Although the iPod is reaching the end of its lifecycle, it's important to remember that it changed the way we listen to music. It was a revolutionary idea -- being able to carry in your pocket thousands of songs delivered direct through iTunes -- one that can easily be taken for granted.

So here's to you, iPod, on your 15th birthday! Thanks for revolutionizing the way we listen to music and helping us get rid of those clunky, awkward Walkmans.
Mike Wuertheledsd

Comments

  • Reply 1 of 18
    22july201322july2013 Posts: 2,000member
    I read somewhere that the term "iPod" was an Apple-owned trademark that was originally intended for an internet kiosk in public places. (E.g., I=Internet, POD=Workstation). That product didn't fly well, so they re-used it for this device. Perhaps a more apt name would have been mPod (M=Music). In which case we would be using the mPhone now.
    repressthis
  • Reply 2 of 18
    Quite the evolution!
  • Reply 3 of 18
    Back in the day I was using a program called Messer to record MP3s of streaming audio to Mp3 to save to CD. I did that every day so I could listen to my favorite radio show on the way home on an MP3 capable portable CD player. Back in my day, electronics sucked but we liked them!
    cali
  • Reply 4 of 18
    anomeanome Posts: 1,439member
    I read somewhere that the term "iPod" was an Apple-owned trademark that was originally intended for an internet kiosk in public places. (E.g., I=Internet, POD=Workstation). That product didn't fly well, so they re-used it for this device. Perhaps a more apt name would have been mPod (M=Music). In which case we would be using the mPhone now.


    The version I heard was that the kiosk never got out of testing, and they were desperate for a trademark for the music player so they could get it to market quickly. Hence using the disused iPod trademark.

    Really, the "i" was introduced with the iMac to mean "internet" and the iPod didn't really have much to do with the internet until 2007/8. Maybe if they hadn't used the iPod trademark, they'd have moved to using the "Apple" (can't do the icon version on this computer) prefix earlier, and we'd have the "Apple"Phone, etc.

    repressthis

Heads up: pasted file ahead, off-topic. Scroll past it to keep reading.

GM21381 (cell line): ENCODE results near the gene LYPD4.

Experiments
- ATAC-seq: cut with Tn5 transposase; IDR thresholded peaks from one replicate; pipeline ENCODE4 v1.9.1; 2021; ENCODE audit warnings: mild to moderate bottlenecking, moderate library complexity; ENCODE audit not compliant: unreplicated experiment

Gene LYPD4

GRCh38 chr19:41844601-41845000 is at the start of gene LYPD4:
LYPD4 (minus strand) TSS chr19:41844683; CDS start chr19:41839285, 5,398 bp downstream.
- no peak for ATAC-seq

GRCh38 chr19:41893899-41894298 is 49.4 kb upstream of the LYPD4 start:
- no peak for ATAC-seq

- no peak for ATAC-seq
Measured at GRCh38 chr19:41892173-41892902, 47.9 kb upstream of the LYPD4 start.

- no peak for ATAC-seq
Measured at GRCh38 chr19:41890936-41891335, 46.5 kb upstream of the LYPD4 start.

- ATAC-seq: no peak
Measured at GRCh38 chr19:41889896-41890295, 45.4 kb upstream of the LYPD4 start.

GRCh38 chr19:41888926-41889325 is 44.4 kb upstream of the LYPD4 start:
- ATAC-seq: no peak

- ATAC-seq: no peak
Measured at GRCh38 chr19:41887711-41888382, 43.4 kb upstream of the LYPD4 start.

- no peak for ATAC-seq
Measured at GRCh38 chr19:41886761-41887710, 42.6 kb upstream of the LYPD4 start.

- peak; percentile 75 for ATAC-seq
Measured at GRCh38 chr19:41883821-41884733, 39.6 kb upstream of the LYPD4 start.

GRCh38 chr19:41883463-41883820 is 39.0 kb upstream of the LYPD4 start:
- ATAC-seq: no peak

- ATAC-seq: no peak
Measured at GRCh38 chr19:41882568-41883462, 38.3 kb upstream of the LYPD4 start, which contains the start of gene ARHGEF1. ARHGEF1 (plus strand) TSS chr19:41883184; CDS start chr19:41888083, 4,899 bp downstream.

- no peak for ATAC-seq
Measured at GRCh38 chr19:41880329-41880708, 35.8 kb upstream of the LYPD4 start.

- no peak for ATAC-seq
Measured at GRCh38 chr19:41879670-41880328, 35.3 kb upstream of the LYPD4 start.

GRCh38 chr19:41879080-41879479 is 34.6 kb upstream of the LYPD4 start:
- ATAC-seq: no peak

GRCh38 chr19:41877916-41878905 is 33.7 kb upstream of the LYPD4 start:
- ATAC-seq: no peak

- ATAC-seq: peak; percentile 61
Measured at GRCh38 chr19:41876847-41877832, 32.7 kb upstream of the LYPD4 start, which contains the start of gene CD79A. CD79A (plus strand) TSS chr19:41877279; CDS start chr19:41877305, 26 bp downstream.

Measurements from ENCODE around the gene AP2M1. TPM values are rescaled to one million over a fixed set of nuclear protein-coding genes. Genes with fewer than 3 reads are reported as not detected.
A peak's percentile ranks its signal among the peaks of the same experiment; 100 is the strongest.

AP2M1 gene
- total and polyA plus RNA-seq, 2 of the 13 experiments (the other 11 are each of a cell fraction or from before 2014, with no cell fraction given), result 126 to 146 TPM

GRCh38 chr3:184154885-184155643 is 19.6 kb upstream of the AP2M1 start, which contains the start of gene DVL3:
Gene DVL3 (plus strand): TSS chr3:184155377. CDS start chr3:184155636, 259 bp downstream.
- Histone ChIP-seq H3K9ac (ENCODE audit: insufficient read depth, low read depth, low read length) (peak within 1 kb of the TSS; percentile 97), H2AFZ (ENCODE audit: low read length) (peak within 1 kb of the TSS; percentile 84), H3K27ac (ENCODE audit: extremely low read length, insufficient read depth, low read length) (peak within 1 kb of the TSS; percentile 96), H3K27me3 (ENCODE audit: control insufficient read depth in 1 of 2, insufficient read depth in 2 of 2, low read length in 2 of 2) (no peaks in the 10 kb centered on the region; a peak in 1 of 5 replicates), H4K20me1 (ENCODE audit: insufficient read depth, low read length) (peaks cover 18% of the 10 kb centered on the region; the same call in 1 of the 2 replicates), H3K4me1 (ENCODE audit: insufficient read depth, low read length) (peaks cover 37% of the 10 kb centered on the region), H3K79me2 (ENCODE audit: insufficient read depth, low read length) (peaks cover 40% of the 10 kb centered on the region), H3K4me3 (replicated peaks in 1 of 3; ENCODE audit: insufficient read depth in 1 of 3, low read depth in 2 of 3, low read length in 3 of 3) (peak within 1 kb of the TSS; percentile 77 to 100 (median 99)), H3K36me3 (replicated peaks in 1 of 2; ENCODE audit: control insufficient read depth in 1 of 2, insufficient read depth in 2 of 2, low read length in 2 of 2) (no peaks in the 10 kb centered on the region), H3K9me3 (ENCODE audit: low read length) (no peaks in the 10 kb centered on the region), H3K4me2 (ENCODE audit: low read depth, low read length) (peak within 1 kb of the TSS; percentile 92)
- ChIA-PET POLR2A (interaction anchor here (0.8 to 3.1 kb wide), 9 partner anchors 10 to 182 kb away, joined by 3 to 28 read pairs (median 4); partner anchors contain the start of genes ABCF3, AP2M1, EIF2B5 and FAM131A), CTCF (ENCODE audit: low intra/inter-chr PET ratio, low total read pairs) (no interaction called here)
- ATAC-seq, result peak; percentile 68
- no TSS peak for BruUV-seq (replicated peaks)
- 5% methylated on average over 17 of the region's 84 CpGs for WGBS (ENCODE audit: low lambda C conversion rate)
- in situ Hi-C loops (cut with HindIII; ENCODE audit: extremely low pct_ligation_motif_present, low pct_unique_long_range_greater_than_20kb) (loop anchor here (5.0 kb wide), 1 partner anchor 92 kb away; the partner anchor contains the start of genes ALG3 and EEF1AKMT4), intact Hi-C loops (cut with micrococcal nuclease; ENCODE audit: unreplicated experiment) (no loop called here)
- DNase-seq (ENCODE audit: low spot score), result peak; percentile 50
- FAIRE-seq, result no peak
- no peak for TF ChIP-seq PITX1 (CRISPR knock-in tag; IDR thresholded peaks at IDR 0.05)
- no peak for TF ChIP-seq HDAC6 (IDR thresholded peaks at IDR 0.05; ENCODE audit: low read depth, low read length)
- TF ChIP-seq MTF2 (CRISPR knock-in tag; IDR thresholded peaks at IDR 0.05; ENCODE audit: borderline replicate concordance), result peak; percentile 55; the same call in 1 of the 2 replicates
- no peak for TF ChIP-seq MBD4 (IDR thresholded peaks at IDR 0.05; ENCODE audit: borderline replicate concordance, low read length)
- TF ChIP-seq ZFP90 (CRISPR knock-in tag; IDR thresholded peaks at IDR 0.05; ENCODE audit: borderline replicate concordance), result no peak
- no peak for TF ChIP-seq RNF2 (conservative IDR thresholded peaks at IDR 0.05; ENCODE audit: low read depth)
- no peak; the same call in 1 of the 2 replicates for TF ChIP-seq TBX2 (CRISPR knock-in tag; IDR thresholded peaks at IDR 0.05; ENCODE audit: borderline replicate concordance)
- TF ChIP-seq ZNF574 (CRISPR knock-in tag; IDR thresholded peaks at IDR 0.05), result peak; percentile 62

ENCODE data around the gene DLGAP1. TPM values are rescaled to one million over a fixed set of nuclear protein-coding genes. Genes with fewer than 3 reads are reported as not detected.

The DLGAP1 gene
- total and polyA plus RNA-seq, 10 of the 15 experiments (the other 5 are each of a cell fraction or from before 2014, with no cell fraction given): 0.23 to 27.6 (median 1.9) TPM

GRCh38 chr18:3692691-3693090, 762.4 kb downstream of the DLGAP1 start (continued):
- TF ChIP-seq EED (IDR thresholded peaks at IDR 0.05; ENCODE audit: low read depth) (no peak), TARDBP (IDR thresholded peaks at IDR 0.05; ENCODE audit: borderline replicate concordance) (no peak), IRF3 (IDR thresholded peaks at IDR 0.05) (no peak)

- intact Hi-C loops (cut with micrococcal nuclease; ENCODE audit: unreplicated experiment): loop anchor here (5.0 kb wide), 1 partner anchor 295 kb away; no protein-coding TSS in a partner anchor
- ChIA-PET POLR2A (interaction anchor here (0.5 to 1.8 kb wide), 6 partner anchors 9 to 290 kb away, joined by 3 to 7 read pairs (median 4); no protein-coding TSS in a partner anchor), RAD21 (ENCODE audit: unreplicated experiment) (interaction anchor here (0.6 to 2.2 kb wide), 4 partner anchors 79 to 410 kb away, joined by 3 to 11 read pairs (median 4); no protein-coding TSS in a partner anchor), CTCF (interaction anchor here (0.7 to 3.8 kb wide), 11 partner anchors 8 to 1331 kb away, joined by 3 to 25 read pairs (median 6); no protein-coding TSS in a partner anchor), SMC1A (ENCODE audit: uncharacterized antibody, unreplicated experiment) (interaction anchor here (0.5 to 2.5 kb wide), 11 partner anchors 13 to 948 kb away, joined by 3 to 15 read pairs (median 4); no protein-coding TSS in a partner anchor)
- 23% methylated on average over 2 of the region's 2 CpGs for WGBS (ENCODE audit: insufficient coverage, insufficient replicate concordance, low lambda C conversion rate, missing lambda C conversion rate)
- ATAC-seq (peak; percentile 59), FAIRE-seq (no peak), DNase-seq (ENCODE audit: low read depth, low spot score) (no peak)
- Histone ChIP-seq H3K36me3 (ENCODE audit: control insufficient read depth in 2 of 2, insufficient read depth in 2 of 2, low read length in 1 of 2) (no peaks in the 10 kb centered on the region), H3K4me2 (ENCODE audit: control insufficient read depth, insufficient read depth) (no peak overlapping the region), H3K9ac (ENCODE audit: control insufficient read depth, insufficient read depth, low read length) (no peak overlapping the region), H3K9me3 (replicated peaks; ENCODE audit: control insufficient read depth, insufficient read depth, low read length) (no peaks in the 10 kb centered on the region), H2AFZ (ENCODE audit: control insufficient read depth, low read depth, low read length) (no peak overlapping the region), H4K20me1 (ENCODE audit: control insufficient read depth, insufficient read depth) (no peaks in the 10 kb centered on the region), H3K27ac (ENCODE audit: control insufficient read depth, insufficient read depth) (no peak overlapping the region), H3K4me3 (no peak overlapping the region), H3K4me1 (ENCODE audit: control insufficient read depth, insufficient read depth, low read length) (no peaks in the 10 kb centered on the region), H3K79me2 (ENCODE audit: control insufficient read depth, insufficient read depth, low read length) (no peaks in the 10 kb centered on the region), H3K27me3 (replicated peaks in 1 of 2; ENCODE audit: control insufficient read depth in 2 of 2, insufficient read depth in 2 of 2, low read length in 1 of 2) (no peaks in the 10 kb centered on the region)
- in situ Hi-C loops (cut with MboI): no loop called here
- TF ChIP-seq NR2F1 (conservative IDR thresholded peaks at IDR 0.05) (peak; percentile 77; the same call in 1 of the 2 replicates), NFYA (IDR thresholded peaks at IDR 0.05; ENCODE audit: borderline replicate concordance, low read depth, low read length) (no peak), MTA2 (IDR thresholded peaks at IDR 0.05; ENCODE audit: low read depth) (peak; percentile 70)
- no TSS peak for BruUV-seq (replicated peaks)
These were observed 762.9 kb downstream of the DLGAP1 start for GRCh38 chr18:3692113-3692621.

• Reply 5 of 18
    Take the memes outta this article, and it's even shorter, and quite empty, but not so irritating.
    I wish Dilger had written on this topic: historical context, insight, wit, and healthy sarcasm!
    The iPod was proof that Apple and Jobs had the right ideas, understanding, and execution, and this article is incredibly weak. Is the author an Android user, or merely shallow?
    I feel insulted that this is the best AppleInsider can do.

    Points and details missed:
    iPod was built using the tech ms tried to kill off in the 90's
    iTMS was built using tech removed from dell
    Jobs didn't design the iPod
    Cook was responsible for all logistics - pattern of efficiency set
    iPod set stage for Apple to change name
    Nano pre-empted Watch
    ms repeatedly tried destroying iPod
    iTMS and iPod were directly responsible for introducing ms-entrenched to Apple's elegant user experience, such as me! :D 
    iPod profits were directly related to iPhone
    The iPod app
    The end of the iPod app with Music

    The derived, vapid, superficial article as presented above completely fails to capture the resounding changes iPod brought to Apple, the music industry, the vaporware business model of ms, and millions of people, if not billions. This product was prelude to both iPhone and Watch, and deserves just a little more thought and acknowledgement, wouldn't you say?
    radarthekatbrometheusjony0repressthisluvmymacs
  • Reply 6 of 18
    calicali Posts: 3,494member
    Seeing iPods tucked on a shelf in the back of the Apple Store was depressing.
    Like a former king on his deathbed. Which is why I hope Apple Watch becomes the new iPod.
    watto_cobrarepressthis
  • Reply 7 of 18
    brakken said:
    Take the memes outta this article, and it's even shorter, and quite empty, but not so irritating.